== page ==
The Top 5 Reasons Netflix’s ‘Glamorous’ Is a Disappointment

Netflix’s ‘Glamorous’ could have been great, but it’s a disappointing series boasting little-to-no originality and several cringeworthy moments.

Netflix’s Glamorous boasts all the ingredients necessary for success — a divine Kim Cattrall as a former model and founder / CEO of a makeup empire, a loveable Miss Benny as her hot mess of an inspired second assistant, and a cast filled to the brim with LGBTQ+ supporting characters. It was supposed to be about self-love. It was supposed to defy stereotypes tied to the gay community about masculinity and feminity. It was supposed to give us drama, hope, sex, and inspiration. Instead, it’s a frothy and derivative series borrowing from hits like The Devil Wears Prada, Gossip Girl, and Love, Victor. It’s tonally incongruous — often feeling childish…until the sex. We wanted to love it, but here are our top five reasons the series fails to rise to the occasion. 

The show is derivative  

As mentioned above, the show has some conniving deception inherent to hits like Gossip Girl and the same woman-in-charge vibe reminiscent of The Devil Wears Prada. Unfortunately, the series is too afraid to make Cattrall more than a caricature — a powerful woman with high standards who believes in second chances. She’s neither as cutthroat nor as fully-realized as Miranda Priestly. Her character is all glam and no substance. And as for the scheming, Gossip Girl was never afraid to take it too far. This show is. As soon as there’s room for high-stakes conflict, someone steps in to still the waters. Every episode might as well end with a hug as if we’re watching Full House. Glamorous pulls from hit shows and movies, but fails to reach for the very qualities that defined them — becoming both unoriginal and a bit insipid. 

The episodes are too long 

Speaking of Full House, Glamorous may have benefited from shorter episodes. The series drags on, introducing minor subplots into the grander scheme seemingly to hit that 45-minute — 1-hour episode length traditionally associated with more “prestige dramas.” If the show cut its fat, reduced the episodes to half-hour installments, and focused on the primary characters — their relationships and individual career journeys — it may have felt more tightly wound. Instead, it’s stuffed with speed bumps that detract from its central narrative. 

Miss Benny as Marco in 'Glamorous'
Miss Benny as Marco in ‘Glamorous’ | Amanda Matlovich/Netflix

Unfounded intimacy between characters 

Venetia and Britt go on one date and suddenly Britt knows Venetia’s every vulnerability and red flag. She knows all about her tendency to run in the face of danger. All about her self-serving habits. And not only does she know about them, but she is also comfortable enough to get on a soapbox and read her for filth (with love). We don’t buy it. 

Even the dynamic between Marco and Venetia is suddenly trusting and close. They go to the same club together. They hang out all the time. They seem to have developed a shorthand communication style in a matter of minutes. Work buddies are one thing, but work besties (after an eight-hour shift or two) are unheard of. The show doesn’t create narratives that allow the dynamics to grow. These characters become confidantes before they’re even acquaintances.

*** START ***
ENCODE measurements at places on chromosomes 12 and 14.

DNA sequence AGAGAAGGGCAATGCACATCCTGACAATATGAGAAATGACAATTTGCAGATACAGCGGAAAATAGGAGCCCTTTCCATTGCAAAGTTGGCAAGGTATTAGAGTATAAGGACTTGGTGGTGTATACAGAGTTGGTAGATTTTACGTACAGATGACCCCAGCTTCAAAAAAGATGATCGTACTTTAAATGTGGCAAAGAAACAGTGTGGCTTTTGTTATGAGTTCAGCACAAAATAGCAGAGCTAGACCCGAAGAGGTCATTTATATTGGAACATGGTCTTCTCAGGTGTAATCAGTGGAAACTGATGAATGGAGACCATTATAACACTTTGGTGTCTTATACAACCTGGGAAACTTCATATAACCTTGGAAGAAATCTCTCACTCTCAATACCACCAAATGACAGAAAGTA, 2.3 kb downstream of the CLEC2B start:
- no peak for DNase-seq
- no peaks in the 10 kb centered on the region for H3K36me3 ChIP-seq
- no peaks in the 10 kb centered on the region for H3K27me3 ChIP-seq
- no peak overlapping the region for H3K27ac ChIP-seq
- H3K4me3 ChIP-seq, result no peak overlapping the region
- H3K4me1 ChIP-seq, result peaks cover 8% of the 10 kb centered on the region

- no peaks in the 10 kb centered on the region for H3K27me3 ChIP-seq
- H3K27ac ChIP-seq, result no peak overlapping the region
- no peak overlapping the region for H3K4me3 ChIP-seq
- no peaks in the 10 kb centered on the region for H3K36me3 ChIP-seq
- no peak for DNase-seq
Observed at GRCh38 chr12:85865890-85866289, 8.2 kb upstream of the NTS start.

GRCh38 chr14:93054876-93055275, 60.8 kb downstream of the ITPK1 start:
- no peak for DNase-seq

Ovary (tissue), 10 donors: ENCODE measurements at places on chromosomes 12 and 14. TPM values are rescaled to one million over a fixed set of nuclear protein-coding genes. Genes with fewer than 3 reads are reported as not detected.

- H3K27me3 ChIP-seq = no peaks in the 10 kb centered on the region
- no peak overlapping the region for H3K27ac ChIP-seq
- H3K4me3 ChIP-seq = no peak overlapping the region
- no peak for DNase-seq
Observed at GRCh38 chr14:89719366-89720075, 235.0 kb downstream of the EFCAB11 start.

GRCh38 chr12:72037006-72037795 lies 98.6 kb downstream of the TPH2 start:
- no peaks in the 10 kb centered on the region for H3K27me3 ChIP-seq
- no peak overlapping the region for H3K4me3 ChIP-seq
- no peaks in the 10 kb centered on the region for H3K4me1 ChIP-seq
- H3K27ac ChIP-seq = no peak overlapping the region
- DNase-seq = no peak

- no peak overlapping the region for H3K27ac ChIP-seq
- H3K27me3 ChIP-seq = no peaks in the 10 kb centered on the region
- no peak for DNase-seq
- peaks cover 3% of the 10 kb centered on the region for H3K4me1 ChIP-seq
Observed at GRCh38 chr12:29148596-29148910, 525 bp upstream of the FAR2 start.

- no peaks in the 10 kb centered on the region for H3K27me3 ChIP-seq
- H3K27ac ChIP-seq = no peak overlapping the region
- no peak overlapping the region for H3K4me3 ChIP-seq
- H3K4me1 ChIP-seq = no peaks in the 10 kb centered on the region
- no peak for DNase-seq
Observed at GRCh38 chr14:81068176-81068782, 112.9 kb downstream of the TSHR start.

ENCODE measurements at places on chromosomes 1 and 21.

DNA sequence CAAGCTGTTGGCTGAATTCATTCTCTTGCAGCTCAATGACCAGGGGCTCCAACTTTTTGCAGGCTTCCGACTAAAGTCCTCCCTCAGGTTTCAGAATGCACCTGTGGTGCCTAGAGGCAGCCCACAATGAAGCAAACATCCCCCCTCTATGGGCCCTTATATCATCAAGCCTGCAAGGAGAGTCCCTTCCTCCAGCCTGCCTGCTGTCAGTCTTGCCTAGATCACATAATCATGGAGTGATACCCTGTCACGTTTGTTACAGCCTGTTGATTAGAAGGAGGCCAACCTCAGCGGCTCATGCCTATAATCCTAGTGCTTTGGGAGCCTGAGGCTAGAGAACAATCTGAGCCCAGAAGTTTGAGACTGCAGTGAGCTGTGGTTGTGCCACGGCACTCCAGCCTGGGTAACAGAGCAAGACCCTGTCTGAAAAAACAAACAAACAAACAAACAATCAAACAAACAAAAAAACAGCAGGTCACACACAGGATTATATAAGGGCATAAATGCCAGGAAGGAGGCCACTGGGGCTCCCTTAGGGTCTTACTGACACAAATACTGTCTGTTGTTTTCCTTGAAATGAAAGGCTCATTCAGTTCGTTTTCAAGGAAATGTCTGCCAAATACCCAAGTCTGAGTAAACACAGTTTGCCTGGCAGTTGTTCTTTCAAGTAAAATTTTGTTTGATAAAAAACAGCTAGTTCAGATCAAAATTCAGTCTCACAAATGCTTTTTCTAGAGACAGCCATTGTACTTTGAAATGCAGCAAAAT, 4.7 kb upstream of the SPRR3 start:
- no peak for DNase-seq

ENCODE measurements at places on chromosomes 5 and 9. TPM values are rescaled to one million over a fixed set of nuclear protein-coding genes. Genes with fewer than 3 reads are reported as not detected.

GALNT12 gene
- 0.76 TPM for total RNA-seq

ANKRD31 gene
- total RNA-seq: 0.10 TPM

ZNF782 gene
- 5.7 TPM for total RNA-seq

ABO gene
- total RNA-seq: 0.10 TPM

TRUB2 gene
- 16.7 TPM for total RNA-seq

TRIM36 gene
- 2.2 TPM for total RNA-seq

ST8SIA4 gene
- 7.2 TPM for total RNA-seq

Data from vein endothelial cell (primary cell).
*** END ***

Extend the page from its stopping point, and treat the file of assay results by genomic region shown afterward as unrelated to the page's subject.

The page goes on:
Michael Hsu Rosen as Ben, Miss Benny as Marco, Jade Payton as Venetia, Ayesha Harris as Britt in 'Glamorous'
Michael Hsu Rosen as Ben, Miss Benny as Marco, Jade Payton as Venetia, Ayesha Harris as Britt in ‘Glamorous’ | Amanda Matlovich/Netflix

Cringeworthy pop culture references and faux-inspirational dialogue 

You did not miss the mark. You did not fall short. You “flopped harder than a Katy Perry single,” but don’t worry! A line of encouragement plucked from the Five Below box of inspirational pandering is coming to set you back on track. Never forget that makeup is “more than just paint or glitter. It’s therapy in a tube.” Someone get me a bucket, because I’m going to vomit up the rainbows and butterflies I could not stomach. 

The show is chock-full of pop culture references that feel dated and forced, as well as moments of inspiration that lack any sincerity or depth. One eye roll and a dismissive chuckle later, and we still feel detached from the characters and the fantasy-fulfillment storyline that’s too good to be true — too rose-colored to suspend our disbelief. 

Kim Cattrall’s Madolyn needed more space to breathe 

Cattrall is a strong enough actress to carry a lacking script, but even she can’t save Madolyn (and this show). She’s got the shoulders back walk. She’s got the years of experience everyone looks up to. She’s got an enviable fashion sense and the perfect beat. She’s an idea. She’s not quite a person, but a concept. Her character needed more development. More backstory. More reflection. Why does everyone love her? Why does everyone trust her to a fault? What has she done in the past to earn unending devotion, for corporate environments are almost never this familial? And, if they are, something more sinister is likely lurking under the surface. 

Kim Cattrall as Madolyn in 'Glamorous'
Kim Cattrall as Madolyn in ‘Glamorous’ | Amanda Matlovich/Netflix

Madolyn could have (and should have) been one of the show’s assets. Instead, the writers left Kim Cattrall with nothing to sink her teeth into. They told her to give pizazz. They told her to give glam. Give drama. Give talent and ambition. But whatever happened to giving humanity? Where is the woman underneath the makeup? 

About the author

Josh Lezmi

Josh is an entertainment writer and editor at Thought Catalog.